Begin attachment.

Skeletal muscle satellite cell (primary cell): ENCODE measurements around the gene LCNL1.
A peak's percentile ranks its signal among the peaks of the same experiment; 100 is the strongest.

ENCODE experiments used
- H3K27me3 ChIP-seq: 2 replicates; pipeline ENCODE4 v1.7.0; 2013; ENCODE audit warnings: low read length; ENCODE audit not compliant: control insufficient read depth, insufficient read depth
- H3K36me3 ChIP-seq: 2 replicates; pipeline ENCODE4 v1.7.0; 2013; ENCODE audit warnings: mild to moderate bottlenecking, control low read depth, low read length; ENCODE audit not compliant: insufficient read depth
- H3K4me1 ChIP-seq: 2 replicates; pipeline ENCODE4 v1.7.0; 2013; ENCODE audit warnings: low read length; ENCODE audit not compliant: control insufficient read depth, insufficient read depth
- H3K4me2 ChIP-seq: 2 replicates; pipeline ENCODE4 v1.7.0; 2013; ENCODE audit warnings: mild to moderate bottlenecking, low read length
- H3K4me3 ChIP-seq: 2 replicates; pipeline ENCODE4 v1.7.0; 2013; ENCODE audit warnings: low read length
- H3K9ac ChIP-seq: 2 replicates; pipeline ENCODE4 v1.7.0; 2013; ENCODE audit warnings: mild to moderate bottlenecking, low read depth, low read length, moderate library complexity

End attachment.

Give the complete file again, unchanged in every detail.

Skeletal muscle satellite cell (primary cell): ENCODE measurements around the gene LCNL1.
A peak's percentile ranks its signal among the peaks of the same experiment; 100 is the strongest.

ENCODE experiments used
- H3K27me3 ChIP-seq: 2 replicates; pipeline ENCODE4 v1.7.0; 2013; ENCODE audit warnings: low read length; ENCODE audit not compliant: control insufficient read depth, insufficient read depth
- H3K36me3 ChIP-seq: 2 replicates; pipeline ENCODE4 v1.7.0; 2013; ENCODE audit warnings: mild to moderate bottlenecking, control low read depth, low read length; ENCODE audit not compliant: insufficient read depth
- H3K4me1 ChIP-seq: 2 replicates; pipeline ENCODE4 v1.7.0; 2013; ENCODE audit warnings: low read length; ENCODE audit not compliant: control insufficient read depth, insufficient read depth
- H3K4me2 ChIP-seq: 2 replicates; pipeline ENCODE4 v1.7.0; 2013; ENCODE audit warnings: mild to moderate bottlenecking, low read length
- H3K4me3 ChIP-seq: 2 replicates; pipeline ENCODE4 v1.7.0; 2013; ENCODE audit warnings: low read length
- H3K9ac ChIP-seq: 2 replicates; pipeline ENCODE4 v1.7.0; 2013; ENCODE audit warnings: mild to moderate bottlenecking, low read depth, low read length, moderate library complexity